Using Ads Within Social Networks - Which Site Works Best?
written by: Regina Woodard•edited by: Ronda Bowen•updated: 6/9/2011
Social media has come along way from being a medium where teens or families connect; now, businesses use this model to advertise their products across the world. As an owner of a business, one might wonder, which social network is the best for advertising - Facebook or LinkedIn?
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In Today's World...
Technology has been developed so much that nearly everything we use relies upon it. This is true with the emergence of the social network, websites that bring together friends, families, celebrities, etc from all around the world. Businesses are now finding social media as a beneficial tool for increasing their customer base, as well as building their brand name, by using the different advertising offered.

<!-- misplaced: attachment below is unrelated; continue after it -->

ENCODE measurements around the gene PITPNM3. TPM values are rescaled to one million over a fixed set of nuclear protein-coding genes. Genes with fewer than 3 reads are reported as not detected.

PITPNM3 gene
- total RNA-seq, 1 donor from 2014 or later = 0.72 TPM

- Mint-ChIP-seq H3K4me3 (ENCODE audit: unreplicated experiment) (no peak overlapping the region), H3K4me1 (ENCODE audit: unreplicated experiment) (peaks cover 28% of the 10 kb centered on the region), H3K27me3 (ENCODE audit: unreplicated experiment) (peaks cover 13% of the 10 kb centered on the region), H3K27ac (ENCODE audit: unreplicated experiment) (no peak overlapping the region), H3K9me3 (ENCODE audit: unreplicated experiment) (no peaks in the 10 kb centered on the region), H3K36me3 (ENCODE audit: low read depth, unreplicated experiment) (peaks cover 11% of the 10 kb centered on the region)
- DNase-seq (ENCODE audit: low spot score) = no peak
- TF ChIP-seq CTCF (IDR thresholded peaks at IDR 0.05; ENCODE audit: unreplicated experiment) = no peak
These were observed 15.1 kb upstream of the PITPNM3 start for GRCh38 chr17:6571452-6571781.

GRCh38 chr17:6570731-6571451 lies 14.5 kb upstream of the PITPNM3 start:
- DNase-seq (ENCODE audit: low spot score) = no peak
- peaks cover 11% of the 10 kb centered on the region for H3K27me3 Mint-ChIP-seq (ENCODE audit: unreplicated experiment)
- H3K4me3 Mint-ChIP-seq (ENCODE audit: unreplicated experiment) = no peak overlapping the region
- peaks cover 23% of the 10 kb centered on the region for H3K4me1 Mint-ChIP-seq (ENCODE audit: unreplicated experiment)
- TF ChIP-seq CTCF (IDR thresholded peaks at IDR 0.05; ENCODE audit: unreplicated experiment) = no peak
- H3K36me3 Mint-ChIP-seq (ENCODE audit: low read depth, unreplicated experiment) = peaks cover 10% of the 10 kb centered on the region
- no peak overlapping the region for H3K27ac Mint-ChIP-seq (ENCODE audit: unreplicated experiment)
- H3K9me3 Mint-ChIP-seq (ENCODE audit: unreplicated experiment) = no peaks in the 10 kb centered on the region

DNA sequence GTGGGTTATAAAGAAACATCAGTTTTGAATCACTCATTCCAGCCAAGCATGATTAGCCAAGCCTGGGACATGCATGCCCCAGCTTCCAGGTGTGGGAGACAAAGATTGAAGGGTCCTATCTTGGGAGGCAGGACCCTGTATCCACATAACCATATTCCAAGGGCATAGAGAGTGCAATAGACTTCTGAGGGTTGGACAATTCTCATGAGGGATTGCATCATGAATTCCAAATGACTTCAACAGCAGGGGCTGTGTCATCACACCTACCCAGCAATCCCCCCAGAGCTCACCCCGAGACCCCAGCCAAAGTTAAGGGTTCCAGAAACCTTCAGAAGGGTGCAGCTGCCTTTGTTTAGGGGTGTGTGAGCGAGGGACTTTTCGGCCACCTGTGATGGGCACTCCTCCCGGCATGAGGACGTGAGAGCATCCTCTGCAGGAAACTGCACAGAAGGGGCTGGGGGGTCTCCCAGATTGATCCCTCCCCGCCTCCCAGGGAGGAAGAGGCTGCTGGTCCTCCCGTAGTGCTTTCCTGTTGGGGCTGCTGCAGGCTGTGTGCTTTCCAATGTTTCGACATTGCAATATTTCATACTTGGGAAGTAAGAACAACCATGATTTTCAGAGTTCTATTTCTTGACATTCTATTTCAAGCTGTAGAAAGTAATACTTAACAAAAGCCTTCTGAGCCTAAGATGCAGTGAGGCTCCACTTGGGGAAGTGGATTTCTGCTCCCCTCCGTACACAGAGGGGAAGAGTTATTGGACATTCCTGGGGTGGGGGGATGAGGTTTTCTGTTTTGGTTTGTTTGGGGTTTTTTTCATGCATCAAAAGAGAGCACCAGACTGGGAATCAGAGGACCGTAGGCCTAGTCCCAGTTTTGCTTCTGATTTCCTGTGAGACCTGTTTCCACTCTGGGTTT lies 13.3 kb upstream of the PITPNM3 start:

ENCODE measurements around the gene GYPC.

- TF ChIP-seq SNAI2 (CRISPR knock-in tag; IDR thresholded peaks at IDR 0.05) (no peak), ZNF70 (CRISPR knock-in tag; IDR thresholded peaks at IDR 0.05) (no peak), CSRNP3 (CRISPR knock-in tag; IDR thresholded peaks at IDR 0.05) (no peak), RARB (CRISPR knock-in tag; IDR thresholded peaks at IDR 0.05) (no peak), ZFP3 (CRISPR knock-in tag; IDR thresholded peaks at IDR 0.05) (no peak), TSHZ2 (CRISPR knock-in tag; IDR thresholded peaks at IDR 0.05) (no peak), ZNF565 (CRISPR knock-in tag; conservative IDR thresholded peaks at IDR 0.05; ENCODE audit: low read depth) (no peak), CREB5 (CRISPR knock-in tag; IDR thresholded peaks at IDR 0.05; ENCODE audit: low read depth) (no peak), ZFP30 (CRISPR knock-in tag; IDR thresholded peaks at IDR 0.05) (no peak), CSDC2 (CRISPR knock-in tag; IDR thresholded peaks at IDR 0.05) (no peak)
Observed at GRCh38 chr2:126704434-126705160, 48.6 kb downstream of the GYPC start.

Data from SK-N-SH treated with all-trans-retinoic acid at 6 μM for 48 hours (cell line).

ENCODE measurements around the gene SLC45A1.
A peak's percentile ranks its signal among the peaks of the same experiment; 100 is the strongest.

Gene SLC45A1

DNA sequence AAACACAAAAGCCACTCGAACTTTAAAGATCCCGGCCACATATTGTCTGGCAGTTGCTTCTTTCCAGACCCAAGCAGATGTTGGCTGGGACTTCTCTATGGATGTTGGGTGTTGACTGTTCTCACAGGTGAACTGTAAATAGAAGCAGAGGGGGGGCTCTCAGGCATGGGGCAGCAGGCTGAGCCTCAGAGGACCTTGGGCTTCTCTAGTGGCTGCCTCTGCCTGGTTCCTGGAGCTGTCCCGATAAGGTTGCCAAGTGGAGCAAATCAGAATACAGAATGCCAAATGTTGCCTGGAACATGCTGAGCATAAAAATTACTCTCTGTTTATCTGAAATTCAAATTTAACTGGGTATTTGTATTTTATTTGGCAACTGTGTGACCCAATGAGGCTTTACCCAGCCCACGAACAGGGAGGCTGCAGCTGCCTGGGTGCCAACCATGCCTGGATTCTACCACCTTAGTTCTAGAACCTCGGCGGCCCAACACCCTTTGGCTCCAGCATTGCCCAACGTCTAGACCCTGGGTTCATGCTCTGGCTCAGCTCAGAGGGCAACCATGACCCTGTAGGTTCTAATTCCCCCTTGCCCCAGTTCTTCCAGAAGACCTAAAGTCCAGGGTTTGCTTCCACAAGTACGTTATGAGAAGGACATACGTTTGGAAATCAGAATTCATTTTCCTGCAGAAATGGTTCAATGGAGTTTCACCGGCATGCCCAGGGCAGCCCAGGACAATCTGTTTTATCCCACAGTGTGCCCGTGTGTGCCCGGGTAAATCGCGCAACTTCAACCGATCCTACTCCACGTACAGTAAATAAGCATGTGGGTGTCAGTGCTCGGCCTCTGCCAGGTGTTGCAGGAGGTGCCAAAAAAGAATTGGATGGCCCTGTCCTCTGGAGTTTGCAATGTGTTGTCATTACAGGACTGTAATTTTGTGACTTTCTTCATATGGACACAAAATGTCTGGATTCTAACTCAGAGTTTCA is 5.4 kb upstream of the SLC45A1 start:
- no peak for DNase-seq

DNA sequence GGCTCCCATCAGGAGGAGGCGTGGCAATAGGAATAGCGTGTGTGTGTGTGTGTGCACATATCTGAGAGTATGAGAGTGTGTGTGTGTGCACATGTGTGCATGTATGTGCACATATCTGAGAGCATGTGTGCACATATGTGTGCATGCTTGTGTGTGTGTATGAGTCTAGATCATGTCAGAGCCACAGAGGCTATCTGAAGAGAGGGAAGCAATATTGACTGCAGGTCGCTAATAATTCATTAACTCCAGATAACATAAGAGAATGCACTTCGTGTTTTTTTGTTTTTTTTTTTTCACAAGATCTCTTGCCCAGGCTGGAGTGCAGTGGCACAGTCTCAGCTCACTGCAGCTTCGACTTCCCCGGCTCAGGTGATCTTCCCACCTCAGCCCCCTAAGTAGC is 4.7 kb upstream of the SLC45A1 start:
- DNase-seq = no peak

In the terms of advertisements, the social networks are each different and can of course bring about different types and rewards to using their campaigns. Here, we'll look at Facebook advertising vs LinkedIn advertising; how they each match up for a business, how to go about it, and which one is better.
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Facebook is currently the number one social network website, with over 500 billion users worldwide. For businesses,
Facebook now has the ability for them to sign up and even present their page in a more professional capacity than that of, say the regular users of the site.